The Original Social Network: Why a Leading Psychologist Made a Commitment of Support
By Gerard J. Bryant, Ph.D.
When it comes to diversity, New York is the best city in the world. Kids have an opportunity to interact with kids from all over the planet, and the exposure they get to cultures and language is fantastic. These opportunities help kids' independence and life skills.
On the other hand, society as a whole has grown more dangerous - and that's one reason why the YMCA is so important. The Y is the only place I can think of in the city where you see everyone from babies to seniors mingling in the same place.
The Y is truly a family environment - but it's not just family: it's the entire community and the staff, too. You feel connected to the staff when you walk past the membership desk. You get that community feeling when you walk in there and everybody knows you. It's like the song from Cheers: you want to go where everybody knows your name. It's togetherness.
A Commitment to Kids
In today's world, kids need a place to go to feel safe, to feel included and to develop their interpersonal, academic and social skills.
If children see that you as an adult are committed and loyal to the Y, you hope that a few of them are going to stick with it. If they see your commitment, they are more likely to follow in your footsteps and carry on that love of the Y into their adult lives.
Kids and families need the Y. With technology, games and smartphones, kids are often distracted from real life. The Y is still the one haven where people can come, interact, be social and enjoy things together. The Y is the original social network.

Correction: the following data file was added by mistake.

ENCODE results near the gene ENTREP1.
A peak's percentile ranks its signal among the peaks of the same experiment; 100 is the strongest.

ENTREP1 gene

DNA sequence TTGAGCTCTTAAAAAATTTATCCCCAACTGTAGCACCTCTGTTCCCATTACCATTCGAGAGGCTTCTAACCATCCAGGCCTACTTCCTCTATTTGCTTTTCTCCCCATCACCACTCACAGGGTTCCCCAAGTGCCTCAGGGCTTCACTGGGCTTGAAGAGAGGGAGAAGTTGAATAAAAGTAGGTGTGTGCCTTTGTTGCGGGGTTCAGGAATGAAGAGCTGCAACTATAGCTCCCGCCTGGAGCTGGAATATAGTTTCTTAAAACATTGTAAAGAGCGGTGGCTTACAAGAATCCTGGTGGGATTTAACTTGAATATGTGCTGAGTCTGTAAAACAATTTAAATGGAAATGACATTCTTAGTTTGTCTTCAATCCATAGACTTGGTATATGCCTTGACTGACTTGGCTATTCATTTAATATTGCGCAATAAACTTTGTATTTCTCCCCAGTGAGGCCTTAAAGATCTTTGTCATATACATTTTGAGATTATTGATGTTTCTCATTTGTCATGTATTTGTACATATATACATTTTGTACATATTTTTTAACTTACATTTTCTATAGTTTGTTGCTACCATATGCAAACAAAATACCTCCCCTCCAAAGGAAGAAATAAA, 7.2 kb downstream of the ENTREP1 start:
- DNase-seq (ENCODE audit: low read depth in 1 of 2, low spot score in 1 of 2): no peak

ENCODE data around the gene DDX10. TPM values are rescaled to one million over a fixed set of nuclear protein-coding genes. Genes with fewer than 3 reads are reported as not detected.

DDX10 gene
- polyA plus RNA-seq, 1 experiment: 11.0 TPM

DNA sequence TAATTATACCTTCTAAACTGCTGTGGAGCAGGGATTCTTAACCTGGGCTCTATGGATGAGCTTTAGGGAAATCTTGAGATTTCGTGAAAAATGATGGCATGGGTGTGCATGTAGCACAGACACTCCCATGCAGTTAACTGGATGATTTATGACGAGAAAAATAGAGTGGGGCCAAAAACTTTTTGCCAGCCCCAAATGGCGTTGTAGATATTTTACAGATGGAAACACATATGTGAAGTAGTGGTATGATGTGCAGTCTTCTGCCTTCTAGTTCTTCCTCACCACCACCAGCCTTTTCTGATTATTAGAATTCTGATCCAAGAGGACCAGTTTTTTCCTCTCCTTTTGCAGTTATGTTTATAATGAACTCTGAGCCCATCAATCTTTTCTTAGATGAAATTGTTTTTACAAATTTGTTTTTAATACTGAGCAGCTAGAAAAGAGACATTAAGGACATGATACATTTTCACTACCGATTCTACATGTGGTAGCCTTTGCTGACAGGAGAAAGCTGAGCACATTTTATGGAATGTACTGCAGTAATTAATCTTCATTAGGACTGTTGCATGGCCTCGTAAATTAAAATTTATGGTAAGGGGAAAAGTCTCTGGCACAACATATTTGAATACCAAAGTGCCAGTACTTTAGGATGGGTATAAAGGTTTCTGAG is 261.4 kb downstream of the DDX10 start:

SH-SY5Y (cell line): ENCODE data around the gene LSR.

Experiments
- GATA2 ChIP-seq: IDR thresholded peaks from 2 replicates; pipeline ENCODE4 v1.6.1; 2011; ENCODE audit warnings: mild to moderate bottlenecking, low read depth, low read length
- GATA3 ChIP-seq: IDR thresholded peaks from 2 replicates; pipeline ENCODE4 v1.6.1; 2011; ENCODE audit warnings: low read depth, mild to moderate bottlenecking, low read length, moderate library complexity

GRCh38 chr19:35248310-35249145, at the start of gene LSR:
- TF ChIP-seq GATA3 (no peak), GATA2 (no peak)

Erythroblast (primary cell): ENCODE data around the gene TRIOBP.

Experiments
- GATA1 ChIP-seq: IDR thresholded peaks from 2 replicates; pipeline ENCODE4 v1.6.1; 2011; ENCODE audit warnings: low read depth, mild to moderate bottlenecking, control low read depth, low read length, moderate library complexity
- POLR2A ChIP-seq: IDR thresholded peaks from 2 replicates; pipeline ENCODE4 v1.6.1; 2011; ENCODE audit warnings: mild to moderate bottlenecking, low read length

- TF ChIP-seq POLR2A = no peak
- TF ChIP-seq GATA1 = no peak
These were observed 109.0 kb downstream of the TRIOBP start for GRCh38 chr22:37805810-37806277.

My first paying job was at the Y. Who I am today was largely because of my Y experience. From the Y I learned I wanted to be a teacher. Later I looked into psychology, but the Y definitely had an influence on the profession I chose.
At a certain point, I decided that I wanted to be a part of the Y in a larger way. My goal was to ensure that the Y can continue to provide opportunity for kids in the future who would not otherwise have the economic means to join.
Look at the big picture and where the Y fits into it: What can the Y contribute to the community? Being a board member is a personal way of giving back, but joining the Heritage Society gave me more of a stake and a commitment that was attractive to me. I wanted to see to it that the Y will be there for future generations.